Tuesday, July 1, 2008

Hoisting Out the Engine

My buddy Andrew came out this morning to help get the engine out.

Here's Drew, happy to use an engine hoist for the first time.

To get enough clearance to lift out the engine, you need to open the hood as far as it can go. I've doubled the engine hoist hook back on itself to allow for more lifting space.

While following the instructions in the Helms manual, I couldn't get the long rod out of the driver's side front engine mount, so I removed it completely.

Here's the drivers side front engine mount on the floor. The long pin on the left which fit through the rubber mount was interfering with the chassis.

We had to slightly rotate the engine counter-clockwise (as you look down) so that all the pieces would clear.

With everything clear, the engine lifts out easily.

Here I stand, much cleaner than yesterday, happy to get this gas guzzling monster out of the car.

Here is the engine sitting on a heavy duty furniture dolly with the transmission still attached. We added supports under the engine portion so that the transmission could be unbolted and wiggled off.

Here's the exposed flywheel (rather rusty) after we wiggled off the transmission.

Here's the transmission. It looks like there's quite a bit of clutch powder coating the inside of the bell housing. At least it's not oily, which indicates that the main shaft seal is probably okay.

To remove the clutch pressure plate, Drew used a flathead screwdriver has an impromptu flywheel lock while I wrenched off the bolts.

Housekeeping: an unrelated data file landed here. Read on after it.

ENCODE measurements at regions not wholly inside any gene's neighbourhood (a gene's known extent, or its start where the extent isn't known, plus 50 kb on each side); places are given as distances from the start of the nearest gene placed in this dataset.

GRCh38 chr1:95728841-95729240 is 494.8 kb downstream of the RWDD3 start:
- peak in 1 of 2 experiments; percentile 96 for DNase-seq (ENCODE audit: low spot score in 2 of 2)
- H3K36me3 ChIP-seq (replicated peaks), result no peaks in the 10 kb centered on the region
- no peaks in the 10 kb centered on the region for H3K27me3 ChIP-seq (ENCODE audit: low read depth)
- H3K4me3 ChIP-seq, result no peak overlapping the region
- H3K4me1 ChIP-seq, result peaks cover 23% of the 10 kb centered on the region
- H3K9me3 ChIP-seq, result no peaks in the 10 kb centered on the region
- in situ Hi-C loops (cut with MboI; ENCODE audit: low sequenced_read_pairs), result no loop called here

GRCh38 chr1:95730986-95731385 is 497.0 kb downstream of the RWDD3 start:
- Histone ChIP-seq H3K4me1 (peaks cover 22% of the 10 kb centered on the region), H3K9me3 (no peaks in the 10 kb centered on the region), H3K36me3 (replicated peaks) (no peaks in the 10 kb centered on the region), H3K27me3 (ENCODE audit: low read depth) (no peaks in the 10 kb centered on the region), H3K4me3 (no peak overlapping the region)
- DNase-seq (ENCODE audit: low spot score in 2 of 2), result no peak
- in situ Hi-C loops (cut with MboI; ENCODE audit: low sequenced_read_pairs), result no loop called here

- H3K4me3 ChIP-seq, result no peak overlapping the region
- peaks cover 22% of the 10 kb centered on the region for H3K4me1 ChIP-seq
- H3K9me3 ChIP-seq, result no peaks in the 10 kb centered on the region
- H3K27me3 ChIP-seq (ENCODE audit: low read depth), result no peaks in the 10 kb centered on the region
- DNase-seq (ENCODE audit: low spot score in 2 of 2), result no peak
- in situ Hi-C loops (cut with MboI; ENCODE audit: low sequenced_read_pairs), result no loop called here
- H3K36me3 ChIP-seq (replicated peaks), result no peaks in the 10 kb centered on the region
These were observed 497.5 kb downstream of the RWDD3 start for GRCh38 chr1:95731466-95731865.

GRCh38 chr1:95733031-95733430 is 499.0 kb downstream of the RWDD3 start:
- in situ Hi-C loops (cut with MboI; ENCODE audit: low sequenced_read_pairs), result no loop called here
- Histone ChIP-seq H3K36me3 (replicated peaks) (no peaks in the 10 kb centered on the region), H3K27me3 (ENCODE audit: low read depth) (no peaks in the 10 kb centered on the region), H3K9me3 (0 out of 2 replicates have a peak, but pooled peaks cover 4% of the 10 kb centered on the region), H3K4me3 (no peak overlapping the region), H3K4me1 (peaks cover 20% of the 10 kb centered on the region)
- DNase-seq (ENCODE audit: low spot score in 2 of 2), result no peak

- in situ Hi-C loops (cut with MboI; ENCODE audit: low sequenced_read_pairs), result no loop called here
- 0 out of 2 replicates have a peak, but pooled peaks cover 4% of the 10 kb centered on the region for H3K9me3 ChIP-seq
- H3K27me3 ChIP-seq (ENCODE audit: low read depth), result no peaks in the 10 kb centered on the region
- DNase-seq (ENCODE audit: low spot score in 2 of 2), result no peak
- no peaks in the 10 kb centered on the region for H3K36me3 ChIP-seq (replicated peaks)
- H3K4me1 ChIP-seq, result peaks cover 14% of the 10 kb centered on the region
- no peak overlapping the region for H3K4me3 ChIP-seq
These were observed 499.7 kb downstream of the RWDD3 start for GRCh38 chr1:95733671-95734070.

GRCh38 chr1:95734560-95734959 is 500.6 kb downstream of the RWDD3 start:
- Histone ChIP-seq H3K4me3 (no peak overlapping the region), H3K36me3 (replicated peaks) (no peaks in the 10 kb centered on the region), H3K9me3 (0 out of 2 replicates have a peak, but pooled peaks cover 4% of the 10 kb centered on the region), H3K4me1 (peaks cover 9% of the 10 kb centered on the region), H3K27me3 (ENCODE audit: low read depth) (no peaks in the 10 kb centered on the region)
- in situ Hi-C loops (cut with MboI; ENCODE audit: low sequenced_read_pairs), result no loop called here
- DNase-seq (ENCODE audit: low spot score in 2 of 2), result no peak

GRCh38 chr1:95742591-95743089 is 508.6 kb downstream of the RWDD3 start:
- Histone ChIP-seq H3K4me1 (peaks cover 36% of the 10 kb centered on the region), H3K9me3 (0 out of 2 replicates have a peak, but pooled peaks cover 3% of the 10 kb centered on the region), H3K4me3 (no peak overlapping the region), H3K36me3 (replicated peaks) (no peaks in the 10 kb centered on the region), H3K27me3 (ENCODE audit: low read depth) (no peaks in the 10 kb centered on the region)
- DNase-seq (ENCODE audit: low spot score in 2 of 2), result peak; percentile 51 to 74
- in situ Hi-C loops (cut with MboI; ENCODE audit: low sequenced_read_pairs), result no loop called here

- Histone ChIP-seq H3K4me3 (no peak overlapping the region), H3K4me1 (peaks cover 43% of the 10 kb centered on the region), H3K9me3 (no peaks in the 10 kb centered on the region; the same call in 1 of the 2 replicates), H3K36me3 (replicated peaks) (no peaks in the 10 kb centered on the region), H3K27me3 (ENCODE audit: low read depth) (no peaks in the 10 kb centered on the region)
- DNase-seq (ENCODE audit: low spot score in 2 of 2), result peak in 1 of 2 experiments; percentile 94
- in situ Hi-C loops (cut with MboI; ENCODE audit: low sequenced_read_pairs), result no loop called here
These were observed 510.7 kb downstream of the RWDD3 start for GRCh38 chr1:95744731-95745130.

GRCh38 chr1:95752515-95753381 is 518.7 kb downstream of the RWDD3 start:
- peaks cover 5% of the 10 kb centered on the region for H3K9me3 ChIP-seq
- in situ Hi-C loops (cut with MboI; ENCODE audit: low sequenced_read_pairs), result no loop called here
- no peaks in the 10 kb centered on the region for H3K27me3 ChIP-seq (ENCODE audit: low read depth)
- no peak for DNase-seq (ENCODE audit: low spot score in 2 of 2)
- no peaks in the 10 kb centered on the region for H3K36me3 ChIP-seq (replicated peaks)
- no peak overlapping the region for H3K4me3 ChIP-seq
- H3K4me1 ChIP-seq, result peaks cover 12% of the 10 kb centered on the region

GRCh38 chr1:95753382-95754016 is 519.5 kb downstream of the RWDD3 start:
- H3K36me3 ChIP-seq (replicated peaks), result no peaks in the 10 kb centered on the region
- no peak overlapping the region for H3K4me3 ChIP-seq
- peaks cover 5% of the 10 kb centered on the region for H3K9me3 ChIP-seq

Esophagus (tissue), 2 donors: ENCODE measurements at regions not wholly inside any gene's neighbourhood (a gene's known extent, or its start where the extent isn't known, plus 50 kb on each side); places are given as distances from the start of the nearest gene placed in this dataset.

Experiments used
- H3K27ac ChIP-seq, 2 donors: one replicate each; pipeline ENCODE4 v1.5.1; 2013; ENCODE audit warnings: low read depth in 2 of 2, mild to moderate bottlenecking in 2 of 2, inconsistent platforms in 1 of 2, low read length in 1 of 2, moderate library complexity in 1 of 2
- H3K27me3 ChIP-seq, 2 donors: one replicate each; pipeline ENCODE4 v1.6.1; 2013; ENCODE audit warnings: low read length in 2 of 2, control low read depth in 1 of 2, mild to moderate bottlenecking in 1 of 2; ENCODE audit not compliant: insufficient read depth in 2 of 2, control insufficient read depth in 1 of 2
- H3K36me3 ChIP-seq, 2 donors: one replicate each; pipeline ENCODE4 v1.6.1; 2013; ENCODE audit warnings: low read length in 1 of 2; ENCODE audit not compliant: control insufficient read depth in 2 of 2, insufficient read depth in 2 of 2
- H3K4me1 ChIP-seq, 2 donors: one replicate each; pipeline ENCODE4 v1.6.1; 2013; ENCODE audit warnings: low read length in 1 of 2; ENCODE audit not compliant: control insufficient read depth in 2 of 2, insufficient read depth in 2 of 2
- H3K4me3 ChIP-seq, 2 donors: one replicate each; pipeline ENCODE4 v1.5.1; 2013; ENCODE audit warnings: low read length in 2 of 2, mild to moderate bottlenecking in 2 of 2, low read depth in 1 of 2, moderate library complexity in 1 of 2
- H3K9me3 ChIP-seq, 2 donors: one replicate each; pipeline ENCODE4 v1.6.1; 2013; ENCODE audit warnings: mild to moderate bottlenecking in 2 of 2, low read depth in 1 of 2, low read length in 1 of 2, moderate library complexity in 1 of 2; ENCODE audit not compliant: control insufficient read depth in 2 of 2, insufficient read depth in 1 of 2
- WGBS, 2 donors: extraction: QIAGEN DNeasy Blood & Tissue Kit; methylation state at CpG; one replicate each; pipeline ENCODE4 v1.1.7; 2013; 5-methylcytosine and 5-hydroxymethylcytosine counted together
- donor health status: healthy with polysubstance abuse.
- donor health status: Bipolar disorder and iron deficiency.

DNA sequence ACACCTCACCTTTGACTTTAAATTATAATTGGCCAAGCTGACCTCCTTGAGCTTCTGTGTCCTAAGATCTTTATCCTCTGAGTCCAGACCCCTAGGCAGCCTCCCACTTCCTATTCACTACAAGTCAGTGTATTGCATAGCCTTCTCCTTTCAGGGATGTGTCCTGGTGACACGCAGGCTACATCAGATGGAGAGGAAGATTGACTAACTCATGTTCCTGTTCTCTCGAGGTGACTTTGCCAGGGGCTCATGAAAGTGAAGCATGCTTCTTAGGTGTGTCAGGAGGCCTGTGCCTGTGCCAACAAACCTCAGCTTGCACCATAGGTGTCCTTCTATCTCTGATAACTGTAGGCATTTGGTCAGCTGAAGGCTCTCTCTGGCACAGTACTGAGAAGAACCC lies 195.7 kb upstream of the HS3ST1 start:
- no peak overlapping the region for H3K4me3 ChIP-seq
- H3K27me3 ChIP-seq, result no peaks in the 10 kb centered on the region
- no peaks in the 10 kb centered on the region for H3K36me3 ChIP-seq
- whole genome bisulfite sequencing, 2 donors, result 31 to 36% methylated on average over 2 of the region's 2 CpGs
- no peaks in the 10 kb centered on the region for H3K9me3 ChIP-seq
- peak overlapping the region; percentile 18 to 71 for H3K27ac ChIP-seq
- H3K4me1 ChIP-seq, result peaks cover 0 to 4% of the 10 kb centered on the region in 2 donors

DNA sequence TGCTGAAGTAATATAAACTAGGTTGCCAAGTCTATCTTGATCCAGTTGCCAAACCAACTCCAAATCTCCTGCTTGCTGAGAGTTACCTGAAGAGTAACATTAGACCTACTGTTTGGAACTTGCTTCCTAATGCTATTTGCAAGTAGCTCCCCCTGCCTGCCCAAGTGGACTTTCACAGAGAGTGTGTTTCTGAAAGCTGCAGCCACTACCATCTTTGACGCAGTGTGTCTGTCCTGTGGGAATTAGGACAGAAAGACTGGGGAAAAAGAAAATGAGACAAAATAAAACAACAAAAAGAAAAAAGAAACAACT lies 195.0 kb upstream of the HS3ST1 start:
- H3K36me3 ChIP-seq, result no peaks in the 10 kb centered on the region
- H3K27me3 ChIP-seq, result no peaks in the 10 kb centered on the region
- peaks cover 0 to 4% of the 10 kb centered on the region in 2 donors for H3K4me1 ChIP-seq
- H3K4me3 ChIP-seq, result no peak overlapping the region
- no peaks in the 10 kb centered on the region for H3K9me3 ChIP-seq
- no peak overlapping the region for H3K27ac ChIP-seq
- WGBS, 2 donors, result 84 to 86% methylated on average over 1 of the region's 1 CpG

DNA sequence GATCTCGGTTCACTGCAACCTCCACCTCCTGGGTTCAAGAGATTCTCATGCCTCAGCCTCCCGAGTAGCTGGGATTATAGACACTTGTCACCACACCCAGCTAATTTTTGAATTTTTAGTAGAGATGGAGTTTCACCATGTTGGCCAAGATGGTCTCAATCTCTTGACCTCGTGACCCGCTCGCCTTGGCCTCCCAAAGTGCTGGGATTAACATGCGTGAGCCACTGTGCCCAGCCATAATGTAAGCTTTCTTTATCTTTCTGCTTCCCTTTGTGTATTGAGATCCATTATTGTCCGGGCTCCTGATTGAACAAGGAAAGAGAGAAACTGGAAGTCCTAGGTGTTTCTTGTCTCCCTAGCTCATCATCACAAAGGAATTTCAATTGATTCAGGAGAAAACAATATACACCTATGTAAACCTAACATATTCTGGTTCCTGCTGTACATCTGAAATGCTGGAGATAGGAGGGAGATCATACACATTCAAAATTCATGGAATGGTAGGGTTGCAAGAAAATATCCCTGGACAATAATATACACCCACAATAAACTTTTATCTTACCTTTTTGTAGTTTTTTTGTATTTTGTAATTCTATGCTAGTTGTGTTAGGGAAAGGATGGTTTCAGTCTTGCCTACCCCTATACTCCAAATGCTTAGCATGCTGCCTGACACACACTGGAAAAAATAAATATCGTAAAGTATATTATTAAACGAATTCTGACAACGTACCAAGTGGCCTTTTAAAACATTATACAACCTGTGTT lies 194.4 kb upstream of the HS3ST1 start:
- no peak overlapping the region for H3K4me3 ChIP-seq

Here's the empty engine bay. Later in the day, I removed the charcoal cannister, the fuel filter, several brackets and other things.

Here's the start of removing the power-steering system. The Helms manual has you drain the power steering fluid by running the engine with one of the hoses in a bucket. Wait a minute! There's no engine anymore! I guess I'll just drain what I can by taking apart the hoses.

Since I got rid of the power steering pump, reservoir and lines, I have to figure out what to do with the power steering rack. There's a huge online thread that covers how to convert your power steering rack to manual, but unfortunately it's old and all the pictures are gone. The link is here:


The link covers how to do this for an Acura Integra, but similar concepts apply to the Civic. The trick with the Civic is that it has three fittings for the power steering fluid instead of two (like the Acura).

After studying the Helms manual, I'm going to try and get a "T" fitting to route the power steering return path into the high-pressure supply input and see how that works. I'll try to add a reservoir like the link above suggests to allow the system to breathe. Worst case, I can replace the power-steering rack with a manual one. The replacement probably wouldn't be that bad since I already have the engine bay cleared out.

One easy way to lighten up your flywheel is to knock the teeth off of it. Electric cars don't have starter motors, so they don't need the teeth. For the stock Civic flywheel, the teeth are just pressed onto the circumference of the flywheel.

Here I've placed the flywheel (teeth down) on top of two short 4x4 blocks and am using an old bolt with large hammer to work my way around the edge, knocking the teeth slowly off.

After about fifteen minutes of hammering, the ring popped right off. Several internet links describe how to put the toothed ring back on using your freezer to shrink the flywheel and the oven to enlarge the tooth ring.

Next up: removing the unneeded fuel lines and trying to figure out the power steering "T" fitting for manual operation. I might also clean up the engine compartment with a toothbrush.

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